Difficulties arise faster than we can alleviate them, it seems. However, stoic philosophy can help us keep calm and live our purpose in life regardless.

Problems seem to overwhelm and complicate our lives, popping up as soon as we think we have a handle on everything. To be honest, if we kept a record of our issues, we would probably find something wrong on every single day. Thanks to stoic philosophy, we can stay focused on our goals despite these situations.

What is Stoic philosophy?

There are two basic principles of stoicism, “How can we live a fulfilling, happy life?” and “How can we become better human beings?” In action, these statements combined ask us to ponder what we’re doing to cultivate happiness. After all, happiness is not a state of being alone. It is also a feeling of fulfillment, a pride of knowing that we’re doing and being what we were meant to, according to our own self-discovery.

Separate feeling, passion, and desire, and what do you have? You have basic human necessity and willpower. This school of philosophy, founded by Zeno in 280 B.C., prompted a new way of viewing life, by putting death at the forefront. This also meant that each passing day, each hour and minute was a precious time to be doing what humans were made to do.

Want to know how to use stoic philosophy to stay calm during a crisis? Here are few ways.

Be present

Being present in modern times is sometimes a difficult task. Let’s be honest, it’s downright impossible at times. With the advent of technology, especially social media, and smartphones, we are far from present in the “real world”.

We must learn to make it a habit to practice being in the present. Some people find it easier than others, but we can all accomplish this, more or less. There are two things you can practice: Take some time to be alone with your thoughts and learn to focus on the task at hand.

Be thankful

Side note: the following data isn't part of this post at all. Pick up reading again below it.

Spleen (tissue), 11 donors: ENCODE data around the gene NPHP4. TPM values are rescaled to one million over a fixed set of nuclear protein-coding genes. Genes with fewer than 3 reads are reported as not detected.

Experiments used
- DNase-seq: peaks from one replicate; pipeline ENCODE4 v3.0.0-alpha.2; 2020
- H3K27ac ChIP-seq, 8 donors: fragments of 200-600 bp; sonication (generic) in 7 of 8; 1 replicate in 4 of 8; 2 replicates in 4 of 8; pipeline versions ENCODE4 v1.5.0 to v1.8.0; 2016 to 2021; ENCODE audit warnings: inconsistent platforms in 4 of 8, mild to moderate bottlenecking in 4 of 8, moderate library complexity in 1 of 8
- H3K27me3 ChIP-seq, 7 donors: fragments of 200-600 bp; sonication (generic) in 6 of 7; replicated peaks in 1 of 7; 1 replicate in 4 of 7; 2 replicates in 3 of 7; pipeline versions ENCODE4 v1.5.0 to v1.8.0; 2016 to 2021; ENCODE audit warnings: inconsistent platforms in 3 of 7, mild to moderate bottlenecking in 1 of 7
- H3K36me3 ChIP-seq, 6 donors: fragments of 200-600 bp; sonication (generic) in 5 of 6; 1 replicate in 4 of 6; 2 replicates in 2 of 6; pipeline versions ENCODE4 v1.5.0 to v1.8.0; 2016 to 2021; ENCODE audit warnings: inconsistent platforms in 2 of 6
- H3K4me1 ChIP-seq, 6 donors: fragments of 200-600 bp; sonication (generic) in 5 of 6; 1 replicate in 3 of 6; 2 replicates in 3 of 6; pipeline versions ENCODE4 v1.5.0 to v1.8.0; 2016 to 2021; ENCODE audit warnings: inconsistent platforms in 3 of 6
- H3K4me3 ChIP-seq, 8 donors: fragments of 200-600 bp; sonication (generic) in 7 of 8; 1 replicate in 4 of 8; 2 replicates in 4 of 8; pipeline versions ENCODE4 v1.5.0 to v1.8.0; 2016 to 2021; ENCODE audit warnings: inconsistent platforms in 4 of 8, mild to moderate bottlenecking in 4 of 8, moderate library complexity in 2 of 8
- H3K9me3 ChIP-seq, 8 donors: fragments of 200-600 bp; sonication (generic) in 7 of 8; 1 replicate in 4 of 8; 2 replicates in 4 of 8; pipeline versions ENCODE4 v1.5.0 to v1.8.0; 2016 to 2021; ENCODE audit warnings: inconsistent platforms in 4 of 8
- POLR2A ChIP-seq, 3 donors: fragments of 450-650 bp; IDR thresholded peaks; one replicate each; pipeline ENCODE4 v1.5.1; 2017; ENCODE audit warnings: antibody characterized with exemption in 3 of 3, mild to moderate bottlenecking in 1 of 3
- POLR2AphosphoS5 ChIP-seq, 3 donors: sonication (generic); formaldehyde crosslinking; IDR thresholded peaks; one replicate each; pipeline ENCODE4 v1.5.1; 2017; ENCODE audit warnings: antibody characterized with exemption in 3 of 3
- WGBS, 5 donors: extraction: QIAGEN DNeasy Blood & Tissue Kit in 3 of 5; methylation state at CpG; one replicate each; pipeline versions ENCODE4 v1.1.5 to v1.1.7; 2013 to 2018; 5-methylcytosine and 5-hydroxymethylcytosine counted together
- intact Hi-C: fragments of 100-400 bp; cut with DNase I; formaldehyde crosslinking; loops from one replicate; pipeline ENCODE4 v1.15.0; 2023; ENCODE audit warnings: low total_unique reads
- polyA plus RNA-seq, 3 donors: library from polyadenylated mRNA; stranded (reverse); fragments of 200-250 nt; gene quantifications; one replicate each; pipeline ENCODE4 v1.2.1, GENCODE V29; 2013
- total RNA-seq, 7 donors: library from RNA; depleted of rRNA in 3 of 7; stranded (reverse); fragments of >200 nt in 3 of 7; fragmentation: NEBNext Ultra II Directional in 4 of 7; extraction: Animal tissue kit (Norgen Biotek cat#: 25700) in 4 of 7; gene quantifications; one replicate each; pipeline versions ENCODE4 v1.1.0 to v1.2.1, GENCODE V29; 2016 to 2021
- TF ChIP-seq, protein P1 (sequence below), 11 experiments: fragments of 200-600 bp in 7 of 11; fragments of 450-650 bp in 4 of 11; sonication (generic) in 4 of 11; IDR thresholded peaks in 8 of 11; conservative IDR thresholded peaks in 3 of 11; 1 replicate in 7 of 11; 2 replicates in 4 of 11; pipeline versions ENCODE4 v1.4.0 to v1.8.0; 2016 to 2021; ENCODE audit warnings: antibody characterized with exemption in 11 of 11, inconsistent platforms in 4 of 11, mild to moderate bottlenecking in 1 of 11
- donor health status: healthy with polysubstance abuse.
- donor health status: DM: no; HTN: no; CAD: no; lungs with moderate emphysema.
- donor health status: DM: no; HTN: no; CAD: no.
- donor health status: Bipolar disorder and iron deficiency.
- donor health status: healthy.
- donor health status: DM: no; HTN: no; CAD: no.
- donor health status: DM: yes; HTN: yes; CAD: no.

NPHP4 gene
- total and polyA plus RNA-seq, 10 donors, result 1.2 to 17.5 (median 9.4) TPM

One of the things we often take for granted is being thankful. Over time, we develop a sense of self-gratitude or no thankfulness at all. If things go well for a long time, we often forget that there are others that have helped us make it through. Then, out of the blue, something traumatic happens, and we just don’t know what to do or who to ask for help.

A step we should take, today, right now even, is to keep a journal of gratitude. Each day, we should write all the things that we’ve learned and are thankful for. I don’t’ mean the obvious things like food and family. Rather, I mean to be thankful for the lessons we’ve learned and the attitudes that have inspired us. Being thankful will put things in a different perspective and make life much easier to swallow.

Accepting detachments

So many times in life, we develop attachments to things, people, and places. These attachments become so important that we couldn’t imagine being without them. This can pose a problem for our personal growth. We cannot always get what we want, and it’s best to hold lightly, not tightly to that which we desire.

Practice seeing things almost temporary, and when they stay for long times, they will bring more joy. This way of thinking will also promote change and make change easier to accept when it does happen.

Keep time precious

As I mentioned before, death is at the forefront of thinking in the stoic mind. A person who can practice stoic philosophy is never fooled by the idea of immortality. They are steadfast, and they are always ready to make improvements.